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Re: [Fwd: Pre-multiplication of samples in Filter Effects]

From: Chris Lilley <chris@w3.org>
Date: Fri, 04 Jun 1999 17:17:09 +0200
Message-ID: <3757EDF5.B1E3B32A@w3.org>
To: Raph Levien <raph@acm.org>
CC: www-svg@w3.org

Raph Levien wrote:

> I would disagree that, in general, premultiplied alpha is a
> significant loss of precision. Yes, when converting back to separate
> alpha in the small-alpha case, roundoff errors get magnified. But when
> you take that pixel and composite it over another pixel, you only get
> an LSB or so of roundoff errors.

Right. So, it depends on where you measure your precision - on one
layer, r on the total composited result.

> For Web work, that should be completely satisfactory.
> Now, if we're talking about high-quality print applications, then 8
> bits is simply not adequate.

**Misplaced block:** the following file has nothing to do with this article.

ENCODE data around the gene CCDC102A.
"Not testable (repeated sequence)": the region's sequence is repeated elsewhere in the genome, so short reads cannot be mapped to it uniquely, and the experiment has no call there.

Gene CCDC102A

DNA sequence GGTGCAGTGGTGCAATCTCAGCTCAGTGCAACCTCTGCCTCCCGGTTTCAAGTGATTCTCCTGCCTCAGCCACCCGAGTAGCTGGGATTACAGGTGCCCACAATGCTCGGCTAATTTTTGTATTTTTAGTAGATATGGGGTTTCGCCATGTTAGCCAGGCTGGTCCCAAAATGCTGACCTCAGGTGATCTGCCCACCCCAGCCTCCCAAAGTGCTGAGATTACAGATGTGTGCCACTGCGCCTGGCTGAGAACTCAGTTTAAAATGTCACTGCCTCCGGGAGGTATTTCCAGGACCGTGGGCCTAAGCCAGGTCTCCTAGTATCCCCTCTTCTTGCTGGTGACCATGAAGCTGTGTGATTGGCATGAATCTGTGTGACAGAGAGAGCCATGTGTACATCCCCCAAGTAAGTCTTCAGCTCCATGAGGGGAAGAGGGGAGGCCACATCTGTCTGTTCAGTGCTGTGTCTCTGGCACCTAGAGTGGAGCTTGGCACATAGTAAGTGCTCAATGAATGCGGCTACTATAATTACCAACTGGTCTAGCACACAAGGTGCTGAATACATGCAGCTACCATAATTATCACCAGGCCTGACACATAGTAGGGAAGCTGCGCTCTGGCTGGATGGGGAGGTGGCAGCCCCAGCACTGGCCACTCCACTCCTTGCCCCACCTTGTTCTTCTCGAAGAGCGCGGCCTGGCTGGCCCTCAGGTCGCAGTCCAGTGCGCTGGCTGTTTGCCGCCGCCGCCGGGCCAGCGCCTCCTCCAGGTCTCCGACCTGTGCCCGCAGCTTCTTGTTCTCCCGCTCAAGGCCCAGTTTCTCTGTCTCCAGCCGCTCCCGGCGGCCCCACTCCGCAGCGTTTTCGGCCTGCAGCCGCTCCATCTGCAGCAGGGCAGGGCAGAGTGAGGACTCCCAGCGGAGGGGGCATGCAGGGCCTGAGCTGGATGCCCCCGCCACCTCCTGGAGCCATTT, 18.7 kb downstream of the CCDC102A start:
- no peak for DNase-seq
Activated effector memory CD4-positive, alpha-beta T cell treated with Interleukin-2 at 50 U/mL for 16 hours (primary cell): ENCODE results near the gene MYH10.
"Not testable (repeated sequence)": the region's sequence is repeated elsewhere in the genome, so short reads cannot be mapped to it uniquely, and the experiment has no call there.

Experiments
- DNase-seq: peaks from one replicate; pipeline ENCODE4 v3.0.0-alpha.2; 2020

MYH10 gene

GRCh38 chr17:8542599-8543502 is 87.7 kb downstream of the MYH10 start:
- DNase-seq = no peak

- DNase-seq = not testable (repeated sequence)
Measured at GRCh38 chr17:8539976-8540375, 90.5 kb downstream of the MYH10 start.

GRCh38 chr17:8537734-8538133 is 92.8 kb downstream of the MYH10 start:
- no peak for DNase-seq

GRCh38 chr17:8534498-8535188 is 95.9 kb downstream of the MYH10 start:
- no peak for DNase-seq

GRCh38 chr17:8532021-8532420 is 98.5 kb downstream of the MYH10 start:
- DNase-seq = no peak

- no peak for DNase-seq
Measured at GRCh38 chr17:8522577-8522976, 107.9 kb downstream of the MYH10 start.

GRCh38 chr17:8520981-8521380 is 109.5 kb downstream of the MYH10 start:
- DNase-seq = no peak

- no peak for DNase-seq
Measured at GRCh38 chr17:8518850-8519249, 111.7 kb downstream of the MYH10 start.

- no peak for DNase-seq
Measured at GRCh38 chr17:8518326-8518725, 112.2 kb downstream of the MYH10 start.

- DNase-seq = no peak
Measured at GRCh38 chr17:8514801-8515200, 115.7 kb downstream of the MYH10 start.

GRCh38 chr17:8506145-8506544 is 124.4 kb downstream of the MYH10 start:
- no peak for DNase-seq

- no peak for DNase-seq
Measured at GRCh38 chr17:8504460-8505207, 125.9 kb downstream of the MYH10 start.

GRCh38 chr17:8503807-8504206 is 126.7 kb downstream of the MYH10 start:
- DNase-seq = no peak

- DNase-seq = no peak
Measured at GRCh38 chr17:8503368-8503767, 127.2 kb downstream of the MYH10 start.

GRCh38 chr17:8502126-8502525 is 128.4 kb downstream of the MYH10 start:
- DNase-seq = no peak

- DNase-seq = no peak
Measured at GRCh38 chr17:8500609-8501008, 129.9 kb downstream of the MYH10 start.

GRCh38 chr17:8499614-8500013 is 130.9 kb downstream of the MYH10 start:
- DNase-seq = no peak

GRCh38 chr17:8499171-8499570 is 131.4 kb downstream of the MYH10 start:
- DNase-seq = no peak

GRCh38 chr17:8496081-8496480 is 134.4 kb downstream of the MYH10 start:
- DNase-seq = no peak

For decent quality, even online, 8 bits is not suficient (rtemember, its
not just premultiplying - its also going from a partially -perceptual
space (because of 2.2 gamma correction) into a linear light space.

> Going to 16 bits, premultiplied or no,
> is the only way to go. 

I agree, both for screen and print, for good quality. Then again, lots
of folk do good work in tools like Photoshop, which only really supports
8 bits per component (you can move to 16, but then you don't get to do
anything much except play with curves).

> My take on the draft is that it's not being
> targeted for high-quality printing. 

Huh? Where does it say "and please keep all intermediate results at 8
bits per component so it looks crappy" ? ;-)

> P.S. By way of introduction, I'm one of the Gimp developers and author
> of the antialiased renderer for the Gnome canvas. I'm planning on
> doing a full-fledged SVG implementation in the Gnome framework.

Hi, and welcome!

SVG, for its target market, really requires antialiased rendering. 

Please let this list know as soon as you have any more information (eg a
web page) about your SVG renderer, and I will link it in to the public
SVG overview page on the W3C site.

Received on Friday, 4 June 1999 11:25:58 UTC

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